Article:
April 26, 2006 | Permalink | Comments (0) | TrackBack

InfoSec kicks off

Over 10,000 attendees are expected to turn out at the InfoSec security conference which starts in Olympia, London today.  The highlight of the show is expected to be Gary McKinnon, the man accused of hacking into the US Navy's computers in search of evidence for UFOs.

McKinnon will be part of the hackers' panel on Thursday. It could actually be his last chance to attend InfoSec for some time if found guilty.

April 25, 2006 | Permalink | Comments (0) | TrackBack

Seven black Xs for OS X

"There seem to be some problems with the claimed 'solid as a rock' Unix operating system," says security researcher Tom Ferris. Ferris claims to have found seven zero day vulnerabilities in OS X, which he has reported to Apple.

The vulnerabilities, ranging from 'medium' to 'critical' in nature, are expected to be fixed in the next security update.

April 25, 2006 | Permalink | Comments (0) | TrackBack

European phishing trip

In a follow up to the previous post - ...but nearly half of all phishing attacks are being directed at banks outside of the US. Mainly Europe and Asia. Even 10 per cent of phishing sites are hosted in the UK.

April 24, 2006 | Permalink | Comments (0) | TrackBack

Spam, spam, spam...

This may come as no surprise, but the US is the single biggest spam culprit in the world. According to Sophos, almost a quarter of all canned meat product comes from the States, and most of that is sent by malware infected machines.

Watch out for those zombies.

April 24, 2006 | Permalink | Comments (0) | TrackBack

Finjan finds critical XP bug

Finjan has gone and found an exploitable in the Remote Data Services object in fully patched versions of Windows XP SP2, as well as IE 7.0b1.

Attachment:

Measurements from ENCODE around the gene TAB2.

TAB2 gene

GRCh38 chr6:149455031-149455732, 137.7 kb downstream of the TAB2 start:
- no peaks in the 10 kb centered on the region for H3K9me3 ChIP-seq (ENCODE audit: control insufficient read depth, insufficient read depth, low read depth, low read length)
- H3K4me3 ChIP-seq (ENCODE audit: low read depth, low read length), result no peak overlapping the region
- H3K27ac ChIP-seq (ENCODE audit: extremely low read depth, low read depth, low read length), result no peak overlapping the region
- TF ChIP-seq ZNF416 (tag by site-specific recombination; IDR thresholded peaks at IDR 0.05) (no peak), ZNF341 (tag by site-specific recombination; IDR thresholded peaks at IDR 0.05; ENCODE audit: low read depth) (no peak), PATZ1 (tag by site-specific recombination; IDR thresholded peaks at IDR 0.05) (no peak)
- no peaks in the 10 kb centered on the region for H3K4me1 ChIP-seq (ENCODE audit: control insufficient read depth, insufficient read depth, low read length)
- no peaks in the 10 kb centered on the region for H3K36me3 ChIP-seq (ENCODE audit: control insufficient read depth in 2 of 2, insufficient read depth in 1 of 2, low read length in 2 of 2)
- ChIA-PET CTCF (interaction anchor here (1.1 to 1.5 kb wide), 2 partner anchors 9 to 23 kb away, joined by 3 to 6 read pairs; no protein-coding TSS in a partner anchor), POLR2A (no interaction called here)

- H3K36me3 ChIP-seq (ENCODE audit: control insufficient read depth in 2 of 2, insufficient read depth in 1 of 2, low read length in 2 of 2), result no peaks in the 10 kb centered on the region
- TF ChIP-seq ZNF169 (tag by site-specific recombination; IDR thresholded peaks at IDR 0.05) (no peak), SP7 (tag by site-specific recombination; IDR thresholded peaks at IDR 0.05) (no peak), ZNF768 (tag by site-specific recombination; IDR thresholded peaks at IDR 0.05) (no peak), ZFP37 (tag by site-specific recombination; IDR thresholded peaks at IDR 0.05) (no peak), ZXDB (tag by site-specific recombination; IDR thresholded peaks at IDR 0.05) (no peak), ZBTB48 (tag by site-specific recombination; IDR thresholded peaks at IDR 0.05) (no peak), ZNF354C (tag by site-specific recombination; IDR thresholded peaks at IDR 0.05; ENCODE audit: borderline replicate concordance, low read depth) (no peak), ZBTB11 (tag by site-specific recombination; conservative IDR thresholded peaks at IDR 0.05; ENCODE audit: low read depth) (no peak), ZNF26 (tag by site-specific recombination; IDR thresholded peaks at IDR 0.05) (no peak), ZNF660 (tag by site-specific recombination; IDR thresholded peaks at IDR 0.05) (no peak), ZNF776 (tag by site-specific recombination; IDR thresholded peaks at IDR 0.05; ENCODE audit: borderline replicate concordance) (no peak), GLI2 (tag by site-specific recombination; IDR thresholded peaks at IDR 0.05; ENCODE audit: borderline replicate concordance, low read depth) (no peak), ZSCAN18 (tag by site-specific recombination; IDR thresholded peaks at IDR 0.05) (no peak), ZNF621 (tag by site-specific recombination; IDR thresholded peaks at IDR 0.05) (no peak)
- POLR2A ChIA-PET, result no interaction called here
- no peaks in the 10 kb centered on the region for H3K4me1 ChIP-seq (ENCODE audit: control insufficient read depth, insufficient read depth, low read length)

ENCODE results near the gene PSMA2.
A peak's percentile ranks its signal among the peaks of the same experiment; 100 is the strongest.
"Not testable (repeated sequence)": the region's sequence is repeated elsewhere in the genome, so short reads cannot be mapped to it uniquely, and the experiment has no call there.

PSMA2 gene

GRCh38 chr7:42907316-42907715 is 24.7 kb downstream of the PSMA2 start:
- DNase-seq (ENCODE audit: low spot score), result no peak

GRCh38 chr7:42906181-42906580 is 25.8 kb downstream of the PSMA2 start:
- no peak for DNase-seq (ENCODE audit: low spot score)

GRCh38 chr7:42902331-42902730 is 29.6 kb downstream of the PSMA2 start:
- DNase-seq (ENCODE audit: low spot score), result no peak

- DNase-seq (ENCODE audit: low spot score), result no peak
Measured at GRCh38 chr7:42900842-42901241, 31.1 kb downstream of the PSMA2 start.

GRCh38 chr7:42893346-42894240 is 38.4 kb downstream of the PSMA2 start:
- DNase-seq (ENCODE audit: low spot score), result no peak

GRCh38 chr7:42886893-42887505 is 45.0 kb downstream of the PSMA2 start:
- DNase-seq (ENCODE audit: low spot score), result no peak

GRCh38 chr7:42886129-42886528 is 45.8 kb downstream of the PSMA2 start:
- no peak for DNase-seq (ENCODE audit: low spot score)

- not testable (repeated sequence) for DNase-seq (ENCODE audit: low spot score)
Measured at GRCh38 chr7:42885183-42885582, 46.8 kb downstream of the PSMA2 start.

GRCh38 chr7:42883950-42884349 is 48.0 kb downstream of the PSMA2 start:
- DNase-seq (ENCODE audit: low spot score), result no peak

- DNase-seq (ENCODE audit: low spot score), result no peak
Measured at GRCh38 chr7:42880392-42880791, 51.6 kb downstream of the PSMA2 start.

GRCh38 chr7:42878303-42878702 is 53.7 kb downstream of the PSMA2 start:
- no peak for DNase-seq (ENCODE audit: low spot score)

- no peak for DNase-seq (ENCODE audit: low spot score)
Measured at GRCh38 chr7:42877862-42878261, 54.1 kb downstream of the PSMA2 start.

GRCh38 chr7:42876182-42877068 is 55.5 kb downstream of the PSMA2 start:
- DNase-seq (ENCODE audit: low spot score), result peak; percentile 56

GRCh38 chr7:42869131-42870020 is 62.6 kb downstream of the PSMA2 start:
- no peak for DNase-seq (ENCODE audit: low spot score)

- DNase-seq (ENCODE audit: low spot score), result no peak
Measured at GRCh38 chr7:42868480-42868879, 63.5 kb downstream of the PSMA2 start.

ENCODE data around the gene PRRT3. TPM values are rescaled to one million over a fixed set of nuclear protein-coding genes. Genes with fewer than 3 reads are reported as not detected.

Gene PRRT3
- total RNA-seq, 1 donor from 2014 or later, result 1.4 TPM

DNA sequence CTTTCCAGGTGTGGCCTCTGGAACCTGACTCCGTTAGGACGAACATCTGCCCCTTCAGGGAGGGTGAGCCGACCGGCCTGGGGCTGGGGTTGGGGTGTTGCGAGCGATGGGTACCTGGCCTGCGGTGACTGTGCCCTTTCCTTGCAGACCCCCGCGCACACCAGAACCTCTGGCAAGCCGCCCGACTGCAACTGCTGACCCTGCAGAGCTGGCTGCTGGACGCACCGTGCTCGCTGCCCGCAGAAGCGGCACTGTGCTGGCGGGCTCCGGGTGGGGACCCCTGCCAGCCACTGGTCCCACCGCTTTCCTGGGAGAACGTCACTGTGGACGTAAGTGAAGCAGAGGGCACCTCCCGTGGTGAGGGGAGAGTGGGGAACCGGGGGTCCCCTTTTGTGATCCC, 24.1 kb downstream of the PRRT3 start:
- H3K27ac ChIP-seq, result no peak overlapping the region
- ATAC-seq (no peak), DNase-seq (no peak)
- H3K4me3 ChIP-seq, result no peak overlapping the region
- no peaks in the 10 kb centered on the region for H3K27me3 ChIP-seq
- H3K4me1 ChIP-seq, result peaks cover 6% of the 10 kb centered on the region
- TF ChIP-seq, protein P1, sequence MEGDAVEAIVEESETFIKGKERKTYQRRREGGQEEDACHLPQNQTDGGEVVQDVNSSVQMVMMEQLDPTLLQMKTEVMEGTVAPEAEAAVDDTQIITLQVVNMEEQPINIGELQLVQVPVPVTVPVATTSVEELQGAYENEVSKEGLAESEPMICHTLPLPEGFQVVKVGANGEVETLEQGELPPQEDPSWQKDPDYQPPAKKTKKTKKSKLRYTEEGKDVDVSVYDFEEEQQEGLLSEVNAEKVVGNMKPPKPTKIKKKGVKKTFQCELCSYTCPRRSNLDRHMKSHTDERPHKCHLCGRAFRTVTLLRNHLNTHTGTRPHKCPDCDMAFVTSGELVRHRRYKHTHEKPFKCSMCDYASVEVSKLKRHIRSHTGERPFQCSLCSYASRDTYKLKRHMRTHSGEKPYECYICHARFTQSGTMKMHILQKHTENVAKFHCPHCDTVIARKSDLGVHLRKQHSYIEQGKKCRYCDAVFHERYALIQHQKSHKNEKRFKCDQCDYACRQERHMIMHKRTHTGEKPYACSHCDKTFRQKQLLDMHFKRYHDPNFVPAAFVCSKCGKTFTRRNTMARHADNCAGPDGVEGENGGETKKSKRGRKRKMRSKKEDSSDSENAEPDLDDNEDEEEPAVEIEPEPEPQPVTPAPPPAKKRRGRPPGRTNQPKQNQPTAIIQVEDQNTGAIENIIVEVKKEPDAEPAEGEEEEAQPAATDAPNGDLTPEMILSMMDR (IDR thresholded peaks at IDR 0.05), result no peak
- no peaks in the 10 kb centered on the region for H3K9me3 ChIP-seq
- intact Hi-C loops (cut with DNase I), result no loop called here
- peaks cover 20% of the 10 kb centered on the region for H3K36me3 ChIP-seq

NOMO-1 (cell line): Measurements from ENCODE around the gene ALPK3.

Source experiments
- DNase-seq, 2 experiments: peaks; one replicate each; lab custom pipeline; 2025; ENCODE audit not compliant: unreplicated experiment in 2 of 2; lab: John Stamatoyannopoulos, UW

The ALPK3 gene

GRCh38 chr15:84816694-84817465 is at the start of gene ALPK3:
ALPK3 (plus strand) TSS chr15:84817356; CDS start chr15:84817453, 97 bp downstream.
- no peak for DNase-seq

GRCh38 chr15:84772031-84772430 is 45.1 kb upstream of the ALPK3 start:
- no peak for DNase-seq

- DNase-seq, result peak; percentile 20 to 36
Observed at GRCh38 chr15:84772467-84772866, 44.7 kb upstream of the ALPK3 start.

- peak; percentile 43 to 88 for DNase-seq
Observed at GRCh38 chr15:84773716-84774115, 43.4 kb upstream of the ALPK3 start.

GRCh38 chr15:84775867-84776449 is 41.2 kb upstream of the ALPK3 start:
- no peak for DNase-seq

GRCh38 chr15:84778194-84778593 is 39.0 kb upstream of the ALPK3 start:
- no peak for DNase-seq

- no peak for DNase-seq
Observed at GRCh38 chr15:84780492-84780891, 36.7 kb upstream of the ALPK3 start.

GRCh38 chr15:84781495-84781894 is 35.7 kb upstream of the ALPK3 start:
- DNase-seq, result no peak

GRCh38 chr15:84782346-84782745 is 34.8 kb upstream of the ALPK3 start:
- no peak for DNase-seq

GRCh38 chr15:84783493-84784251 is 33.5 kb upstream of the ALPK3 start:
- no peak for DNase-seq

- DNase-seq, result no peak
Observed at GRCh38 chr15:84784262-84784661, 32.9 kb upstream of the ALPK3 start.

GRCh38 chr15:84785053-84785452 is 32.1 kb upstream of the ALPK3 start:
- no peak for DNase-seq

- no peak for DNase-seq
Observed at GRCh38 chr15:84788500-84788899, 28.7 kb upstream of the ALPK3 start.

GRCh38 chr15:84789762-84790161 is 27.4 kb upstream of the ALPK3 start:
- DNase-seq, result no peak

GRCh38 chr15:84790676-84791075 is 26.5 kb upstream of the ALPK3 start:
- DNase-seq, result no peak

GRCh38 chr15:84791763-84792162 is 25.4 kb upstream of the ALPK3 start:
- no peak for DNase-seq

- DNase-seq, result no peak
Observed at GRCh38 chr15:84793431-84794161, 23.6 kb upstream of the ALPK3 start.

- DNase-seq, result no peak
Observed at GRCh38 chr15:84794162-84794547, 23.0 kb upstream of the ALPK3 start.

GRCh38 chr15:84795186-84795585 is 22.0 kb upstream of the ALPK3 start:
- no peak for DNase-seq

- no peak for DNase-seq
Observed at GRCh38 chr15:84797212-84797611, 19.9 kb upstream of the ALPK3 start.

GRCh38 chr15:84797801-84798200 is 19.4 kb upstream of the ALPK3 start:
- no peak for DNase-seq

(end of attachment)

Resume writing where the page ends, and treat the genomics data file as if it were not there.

This particular nasty allows read and write privileges and comes with the "full control of the target machine" warning. Finjan have pointed out the bug to Microsoft and the fix was made available in the security bulletin released yesterday. 

April 12, 2006 | Permalink | Comments (0) | TrackBack

Virus coder throws down gauntlet

Somebody's done it. Created a proof of concept virus that infects both Windows and Linux. Trend Micro reckons the threat isn't up to much yet as it needs to be manually executed, only infects the current directory and doesn't cause any actual harm. But it does throw down the gauntlet for cross platform viruses.

April 11, 2006 | Permalink | Comments (0) | TrackBack

Phishers get whimsical

Interesting. Those pesky phishers have baited their lines with something new. In what appears to be an evolution of this fraudulent activity, a new fake email targeting Chase Bank customers only has a telephone number as a contact.

Naturally, the number is toll free - just like the real Chase uses - and registered with fake details. I guess it works to reassure the victim in the dangerous days. Anway, a recorded message asks for your credit card and personal details.

Keep sharp. 

April 7, 2006 | Permalink | Comments (0) | TrackBack

Rootkits at dawn

Those cheeky Finnish chappies at F-Secure have been shooting their mouths off about who's the fastest draw in the antivirus world. Apparently the F-Secure boys have stolen a lead on the likes of McAfee and Symantec. Although the McAfee gang did poke some pretty big holes in F-Secure's methodology. Sheesh guys, aren't we all on the same side? Apparently not.

Twenty paces on my mark...

April 4, 2006 | Permalink | Comments (0) | TrackBack

Bad numbers

Aha! Proof at last that crazy numbers game Sudoku is bad for you. Well, this version is anyway. Apparently this downloadable Sudoku game, YazzleSudoku, is actually spyware. If you install and run it, you will be bombarded with ads. Thing is, even Panda admits that it tells you it's installing ad programs, and won't let you play it unless you do. Kinda obvious for spyware isn't it? Beware the bad numbers.

April 4, 2006 | Permalink | Comments (1) | TrackBack

Enigma machine heads for Eur40k

Wow. What claims to be an authentic WWII German Enigma machine is just about to top Eur40,000 as of Sunday night. The eBay auction is set to end Monday. The portable encryption machine, made in 1941, is similar to the ones cracked by British code breakers at Bletchley Park. The machine is claimed to be the genuine article, but serial numbers which could prove its provenance have been removed. Some reports suggest the price, for a three rotor Enigma at least, is a little high.

April 2, 2006 | Permalink | Comments (0) | TrackBack